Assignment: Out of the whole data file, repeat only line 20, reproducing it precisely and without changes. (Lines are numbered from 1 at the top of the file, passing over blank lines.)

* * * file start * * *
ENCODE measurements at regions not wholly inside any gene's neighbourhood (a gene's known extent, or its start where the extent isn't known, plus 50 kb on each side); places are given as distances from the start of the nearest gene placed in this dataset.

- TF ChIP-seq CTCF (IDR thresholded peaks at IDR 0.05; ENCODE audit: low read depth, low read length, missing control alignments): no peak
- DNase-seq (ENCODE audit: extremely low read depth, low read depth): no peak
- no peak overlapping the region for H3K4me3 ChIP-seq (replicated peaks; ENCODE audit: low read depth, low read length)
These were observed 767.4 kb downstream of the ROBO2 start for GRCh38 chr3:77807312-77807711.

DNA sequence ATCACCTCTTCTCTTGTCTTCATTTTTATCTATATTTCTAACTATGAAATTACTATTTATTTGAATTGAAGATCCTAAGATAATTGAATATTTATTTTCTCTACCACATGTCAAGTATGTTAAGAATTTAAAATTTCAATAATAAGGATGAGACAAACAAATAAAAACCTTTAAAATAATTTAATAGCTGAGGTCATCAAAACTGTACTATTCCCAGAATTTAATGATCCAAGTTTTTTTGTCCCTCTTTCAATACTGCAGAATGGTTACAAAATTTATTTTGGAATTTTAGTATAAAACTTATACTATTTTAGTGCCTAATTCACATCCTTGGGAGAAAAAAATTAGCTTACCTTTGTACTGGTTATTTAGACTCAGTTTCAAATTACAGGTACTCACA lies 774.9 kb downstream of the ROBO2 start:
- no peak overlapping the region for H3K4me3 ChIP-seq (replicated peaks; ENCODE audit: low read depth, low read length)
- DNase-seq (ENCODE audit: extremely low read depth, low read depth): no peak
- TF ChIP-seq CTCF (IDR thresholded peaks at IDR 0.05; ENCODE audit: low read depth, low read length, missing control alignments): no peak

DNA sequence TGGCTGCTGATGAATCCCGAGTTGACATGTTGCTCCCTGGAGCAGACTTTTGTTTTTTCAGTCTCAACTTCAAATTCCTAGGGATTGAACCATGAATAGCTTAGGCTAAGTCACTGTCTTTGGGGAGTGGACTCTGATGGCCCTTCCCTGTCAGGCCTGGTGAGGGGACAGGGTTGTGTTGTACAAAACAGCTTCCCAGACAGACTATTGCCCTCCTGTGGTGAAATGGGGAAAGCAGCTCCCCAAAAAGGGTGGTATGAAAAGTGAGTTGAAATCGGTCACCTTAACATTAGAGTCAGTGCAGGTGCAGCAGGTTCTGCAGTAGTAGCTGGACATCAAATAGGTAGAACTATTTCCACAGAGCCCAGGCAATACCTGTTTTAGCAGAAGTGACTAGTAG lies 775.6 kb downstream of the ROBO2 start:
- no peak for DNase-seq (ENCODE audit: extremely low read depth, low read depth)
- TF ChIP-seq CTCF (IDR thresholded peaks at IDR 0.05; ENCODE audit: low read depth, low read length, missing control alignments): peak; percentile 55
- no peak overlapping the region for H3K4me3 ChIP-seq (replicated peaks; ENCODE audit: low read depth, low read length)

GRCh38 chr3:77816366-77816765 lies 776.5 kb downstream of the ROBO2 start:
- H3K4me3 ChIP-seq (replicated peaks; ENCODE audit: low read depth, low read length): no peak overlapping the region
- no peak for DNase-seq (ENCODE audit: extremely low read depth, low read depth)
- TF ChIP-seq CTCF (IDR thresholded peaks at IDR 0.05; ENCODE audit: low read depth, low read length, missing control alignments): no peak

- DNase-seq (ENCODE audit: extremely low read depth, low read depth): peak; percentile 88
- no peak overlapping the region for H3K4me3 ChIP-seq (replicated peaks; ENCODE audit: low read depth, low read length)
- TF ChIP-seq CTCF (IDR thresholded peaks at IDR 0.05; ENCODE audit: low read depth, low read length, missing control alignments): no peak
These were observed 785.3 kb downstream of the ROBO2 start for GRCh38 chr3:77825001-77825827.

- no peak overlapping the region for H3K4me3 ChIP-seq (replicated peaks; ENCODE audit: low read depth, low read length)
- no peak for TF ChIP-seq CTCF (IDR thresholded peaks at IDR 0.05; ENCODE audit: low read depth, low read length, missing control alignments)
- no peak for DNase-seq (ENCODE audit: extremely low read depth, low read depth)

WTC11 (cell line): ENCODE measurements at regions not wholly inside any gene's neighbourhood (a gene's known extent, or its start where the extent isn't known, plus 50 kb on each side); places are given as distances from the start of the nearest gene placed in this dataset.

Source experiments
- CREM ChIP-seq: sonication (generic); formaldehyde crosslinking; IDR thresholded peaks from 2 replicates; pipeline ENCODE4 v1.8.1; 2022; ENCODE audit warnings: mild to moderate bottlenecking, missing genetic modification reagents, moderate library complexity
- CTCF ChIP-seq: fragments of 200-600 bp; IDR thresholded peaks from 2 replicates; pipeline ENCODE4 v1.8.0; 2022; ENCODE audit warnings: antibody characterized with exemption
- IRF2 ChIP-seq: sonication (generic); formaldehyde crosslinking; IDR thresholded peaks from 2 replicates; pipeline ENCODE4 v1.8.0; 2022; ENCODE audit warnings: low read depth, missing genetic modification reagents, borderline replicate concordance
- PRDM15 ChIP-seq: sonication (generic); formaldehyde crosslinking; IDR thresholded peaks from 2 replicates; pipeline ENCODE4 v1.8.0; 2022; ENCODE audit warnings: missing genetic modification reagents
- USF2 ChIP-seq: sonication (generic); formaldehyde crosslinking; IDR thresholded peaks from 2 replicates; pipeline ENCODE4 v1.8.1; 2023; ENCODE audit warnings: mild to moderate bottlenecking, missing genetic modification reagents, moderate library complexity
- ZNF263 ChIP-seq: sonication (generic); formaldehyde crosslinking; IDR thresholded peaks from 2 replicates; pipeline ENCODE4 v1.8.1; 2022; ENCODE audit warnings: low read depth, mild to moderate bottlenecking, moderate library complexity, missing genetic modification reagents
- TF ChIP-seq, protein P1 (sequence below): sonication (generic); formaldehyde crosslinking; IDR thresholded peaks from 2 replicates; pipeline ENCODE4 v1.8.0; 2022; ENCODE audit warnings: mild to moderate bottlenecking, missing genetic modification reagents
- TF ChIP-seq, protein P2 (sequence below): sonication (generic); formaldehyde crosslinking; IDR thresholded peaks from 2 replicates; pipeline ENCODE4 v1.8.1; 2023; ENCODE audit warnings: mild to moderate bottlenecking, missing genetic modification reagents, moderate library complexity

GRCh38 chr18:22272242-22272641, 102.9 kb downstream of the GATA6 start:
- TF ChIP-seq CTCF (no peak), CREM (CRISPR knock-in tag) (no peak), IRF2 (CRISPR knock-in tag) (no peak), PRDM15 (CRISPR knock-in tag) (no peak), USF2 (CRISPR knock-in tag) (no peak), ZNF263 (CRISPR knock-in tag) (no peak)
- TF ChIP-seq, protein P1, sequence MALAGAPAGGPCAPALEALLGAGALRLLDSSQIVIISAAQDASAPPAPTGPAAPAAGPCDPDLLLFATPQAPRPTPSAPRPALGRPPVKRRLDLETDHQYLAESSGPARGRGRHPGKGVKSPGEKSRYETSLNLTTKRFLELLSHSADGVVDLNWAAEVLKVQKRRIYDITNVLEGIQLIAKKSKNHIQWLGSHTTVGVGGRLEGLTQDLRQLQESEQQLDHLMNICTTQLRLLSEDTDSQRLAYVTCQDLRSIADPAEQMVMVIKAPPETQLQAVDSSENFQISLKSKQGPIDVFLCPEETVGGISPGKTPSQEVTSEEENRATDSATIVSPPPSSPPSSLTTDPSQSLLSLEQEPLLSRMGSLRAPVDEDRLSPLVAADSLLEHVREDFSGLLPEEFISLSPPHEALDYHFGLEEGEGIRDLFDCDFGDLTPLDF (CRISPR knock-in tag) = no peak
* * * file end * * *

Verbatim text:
- TF ChIP-seq CTCF (IDR thresholded peaks at IDR 0.05; ENCODE audit: low read depth, low read length, missing control alignments): no peak